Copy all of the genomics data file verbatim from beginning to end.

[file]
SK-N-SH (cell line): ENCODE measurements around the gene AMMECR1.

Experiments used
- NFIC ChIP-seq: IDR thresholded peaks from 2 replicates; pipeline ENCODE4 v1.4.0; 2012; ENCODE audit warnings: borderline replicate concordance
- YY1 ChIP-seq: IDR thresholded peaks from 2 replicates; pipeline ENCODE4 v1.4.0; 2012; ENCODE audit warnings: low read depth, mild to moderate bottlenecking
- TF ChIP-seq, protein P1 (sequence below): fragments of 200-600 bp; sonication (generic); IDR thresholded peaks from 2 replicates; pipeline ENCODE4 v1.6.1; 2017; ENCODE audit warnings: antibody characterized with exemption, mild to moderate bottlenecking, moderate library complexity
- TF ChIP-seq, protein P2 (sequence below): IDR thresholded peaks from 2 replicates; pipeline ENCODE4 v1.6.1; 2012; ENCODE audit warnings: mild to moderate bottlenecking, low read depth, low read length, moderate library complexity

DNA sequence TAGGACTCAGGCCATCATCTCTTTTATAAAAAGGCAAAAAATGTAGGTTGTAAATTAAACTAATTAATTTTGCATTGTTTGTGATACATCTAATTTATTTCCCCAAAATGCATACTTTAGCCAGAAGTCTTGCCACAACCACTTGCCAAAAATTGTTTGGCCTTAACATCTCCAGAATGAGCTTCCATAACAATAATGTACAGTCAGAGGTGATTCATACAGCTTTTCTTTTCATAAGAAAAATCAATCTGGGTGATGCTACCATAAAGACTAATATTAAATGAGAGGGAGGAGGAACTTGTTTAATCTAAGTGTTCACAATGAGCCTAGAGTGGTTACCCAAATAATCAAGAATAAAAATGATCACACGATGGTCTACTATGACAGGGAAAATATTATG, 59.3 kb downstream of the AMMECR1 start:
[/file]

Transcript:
SK-N-SH (cell line): ENCODE measurements around the gene AMMECR1.

Experiments used
- NFIC ChIP-seq: IDR thresholded peaks from 2 replicates; pipeline ENCODE4 v1.4.0; 2012; ENCODE audit warnings: borderline replicate concordance
- YY1 ChIP-seq: IDR thresholded peaks from 2 replicates; pipeline ENCODE4 v1.4.0; 2012; ENCODE audit warnings: low read depth, mild to moderate bottlenecking
- TF ChIP-seq, protein P1 (sequence below): fragments of 200-600 bp; sonication (generic); IDR thresholded peaks from 2 replicates; pipeline ENCODE4 v1.6.1; 2017; ENCODE audit warnings: antibody characterized with exemption, mild to moderate bottlenecking, moderate library complexity
- TF ChIP-seq, protein P2 (sequence below): IDR thresholded peaks from 2 replicates; pipeline ENCODE4 v1.6.1; 2012; ENCODE audit warnings: mild to moderate bottlenecking, low read depth, low read length, moderate library complexity

DNA sequence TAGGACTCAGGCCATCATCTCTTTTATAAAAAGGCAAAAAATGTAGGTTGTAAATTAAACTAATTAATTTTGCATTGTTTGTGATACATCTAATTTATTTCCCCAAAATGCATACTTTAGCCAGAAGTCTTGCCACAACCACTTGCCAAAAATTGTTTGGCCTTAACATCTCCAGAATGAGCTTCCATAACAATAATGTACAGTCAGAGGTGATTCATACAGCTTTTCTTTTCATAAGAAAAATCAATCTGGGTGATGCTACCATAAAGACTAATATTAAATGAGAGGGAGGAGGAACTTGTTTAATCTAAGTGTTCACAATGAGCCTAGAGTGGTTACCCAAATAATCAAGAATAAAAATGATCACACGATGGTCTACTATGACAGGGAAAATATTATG, 59.3 kb downstream of the AMMECR1 start: